Recently I came across an exceptional persuasive video in which the presenter explains a complex perceptual issue in user experience with astounding clarity. I like the way the presenter, Johnny Lee, thinks. If only my writing could be this clear even some of the time! What is most amazing to me is the number of views on this particular video — approaching 10 million at the time I viewed it.
At the recent LavaCon 2012 Conference on Digital Media and Content Strategies, Michael Boses and I presented a session on “How to Deliver the Wrong Content to the Wrong Person at the Wrong Time.” For my part, I showed a publishing life cycle diagram and discussed best practices for each stage that can enhance the value and discoverability of your content. The “Wrong Way” corollary for each phase was, of course, a commensurate worst practice to avoid. You can find our full set of slides here. But as in any good spy thriller, the plot is thicker than first glance would suggest.
Do specialties make a difference in our careers as writers? That’s what popular blogger Tom Johnson muses about in his personal summary of last week’s LavaCon 2012 Conference (Specializing in the Next Big Thing: A Few Lingering Thoughts from Lavacon). At one point in his post, Tom mentions a conversation that he and I had during conference, and observes that Web programming is the evident specialty behind my writing. Tom’s introspective points about writers needing to become specialists left me wondering, “What is the drive behind my (or any writer’s) specialties?”
My wife Kathy is a first grade teacher. Working from my office at home, she often catches up on email about situations at her school. While doing her email recently, she asked me about the difference between “unstructured” and “nonstructured,” which her email text editor had indicated was misspelled. The latter word was missing a hyphen, of course, and seems to far less used, but the bigger issue was which was the right word to use in her context, which was discussing lack of supervision in a hallway.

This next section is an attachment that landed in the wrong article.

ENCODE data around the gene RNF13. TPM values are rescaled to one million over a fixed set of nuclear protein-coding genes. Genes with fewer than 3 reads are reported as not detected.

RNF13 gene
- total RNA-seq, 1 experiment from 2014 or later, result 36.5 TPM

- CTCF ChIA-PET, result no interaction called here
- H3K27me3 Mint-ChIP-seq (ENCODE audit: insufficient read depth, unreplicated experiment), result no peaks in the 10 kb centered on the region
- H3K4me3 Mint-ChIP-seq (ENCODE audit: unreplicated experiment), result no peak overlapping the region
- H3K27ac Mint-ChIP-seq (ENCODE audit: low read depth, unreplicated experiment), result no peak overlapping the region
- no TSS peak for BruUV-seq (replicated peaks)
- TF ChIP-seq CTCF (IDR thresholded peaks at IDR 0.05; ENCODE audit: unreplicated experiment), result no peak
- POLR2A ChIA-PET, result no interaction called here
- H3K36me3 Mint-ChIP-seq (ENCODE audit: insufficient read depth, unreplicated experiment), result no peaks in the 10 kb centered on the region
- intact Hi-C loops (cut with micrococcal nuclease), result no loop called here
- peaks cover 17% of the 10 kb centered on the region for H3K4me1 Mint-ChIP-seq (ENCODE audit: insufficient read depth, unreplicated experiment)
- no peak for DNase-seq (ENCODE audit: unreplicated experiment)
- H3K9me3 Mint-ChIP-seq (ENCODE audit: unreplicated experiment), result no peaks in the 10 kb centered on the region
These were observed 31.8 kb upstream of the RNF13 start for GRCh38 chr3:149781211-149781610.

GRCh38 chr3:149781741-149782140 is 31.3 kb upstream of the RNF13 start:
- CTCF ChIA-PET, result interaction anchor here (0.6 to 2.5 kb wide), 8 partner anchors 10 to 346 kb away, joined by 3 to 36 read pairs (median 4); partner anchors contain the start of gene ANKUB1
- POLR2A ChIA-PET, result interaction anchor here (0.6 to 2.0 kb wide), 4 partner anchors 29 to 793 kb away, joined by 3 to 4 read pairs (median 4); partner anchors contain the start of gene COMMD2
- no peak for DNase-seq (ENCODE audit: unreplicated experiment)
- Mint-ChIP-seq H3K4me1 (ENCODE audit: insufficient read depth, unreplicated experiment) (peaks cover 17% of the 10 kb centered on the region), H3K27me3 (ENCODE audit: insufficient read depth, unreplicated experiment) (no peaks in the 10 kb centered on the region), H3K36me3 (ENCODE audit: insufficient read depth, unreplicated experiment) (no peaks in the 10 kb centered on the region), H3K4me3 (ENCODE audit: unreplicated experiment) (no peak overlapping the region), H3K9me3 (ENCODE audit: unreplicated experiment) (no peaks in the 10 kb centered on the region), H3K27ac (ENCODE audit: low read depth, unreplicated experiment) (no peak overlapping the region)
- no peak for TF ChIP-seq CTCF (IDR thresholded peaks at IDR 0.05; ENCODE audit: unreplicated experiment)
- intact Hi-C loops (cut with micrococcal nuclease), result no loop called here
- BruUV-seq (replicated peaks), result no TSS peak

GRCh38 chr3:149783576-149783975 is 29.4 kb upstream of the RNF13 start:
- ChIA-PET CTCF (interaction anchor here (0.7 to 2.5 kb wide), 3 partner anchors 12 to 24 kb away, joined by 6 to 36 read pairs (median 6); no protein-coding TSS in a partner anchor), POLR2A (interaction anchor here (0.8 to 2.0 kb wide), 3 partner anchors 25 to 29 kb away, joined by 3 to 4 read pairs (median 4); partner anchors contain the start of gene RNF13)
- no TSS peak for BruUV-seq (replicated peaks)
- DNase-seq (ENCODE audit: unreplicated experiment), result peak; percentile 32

A quick search showed I’m hardly the first person to wonder how to pronounce some of the emerging Portmanteau words of the technology era. The word I had in mind was “favicon,” a blend of “favorite” as in URL and “icon,” which of course is what that little character is– the graphic that appears alongside visited URLs and in the page tabs in your browser.
Reading about technology isn’t always easy. Few writers can pare down an issue to its essentials and then use common experiences to re-explain it with new relevance. For me, that clarity as a writer comes only after countless revisions, so I readily appreciate whenever I read a forum post or blog comment where someone has explained a difficult concept with ease. Today’s Worth Repeating highlights a concept that drives many ideas behind smart publishing today: how transformation as a design point in applications actually helps future-proof your content. Continue reading
Are writers’ jobs about to be lost to computers? Could IBM’s Watson become the next Pulitzer Prize winner? It seems likely, according to some related articles making the rounds in content strategy forums: Continue reading
This blog has gotten quite a rest as I’ve been putting my “thoughts into code” with a complete redesign and expansion of the expeDITA open source intelligent content framework. Along with that I have been engaged in some interesting work on:
I’m pleased to announce that Michael Boses of Quark XML Author fame will join me in co-presenting a pre-conference workshop on Sunday, 13 November 2011.
If you are in Austin and can’t swing attending the whole conference, there is a special workshop-only registration page.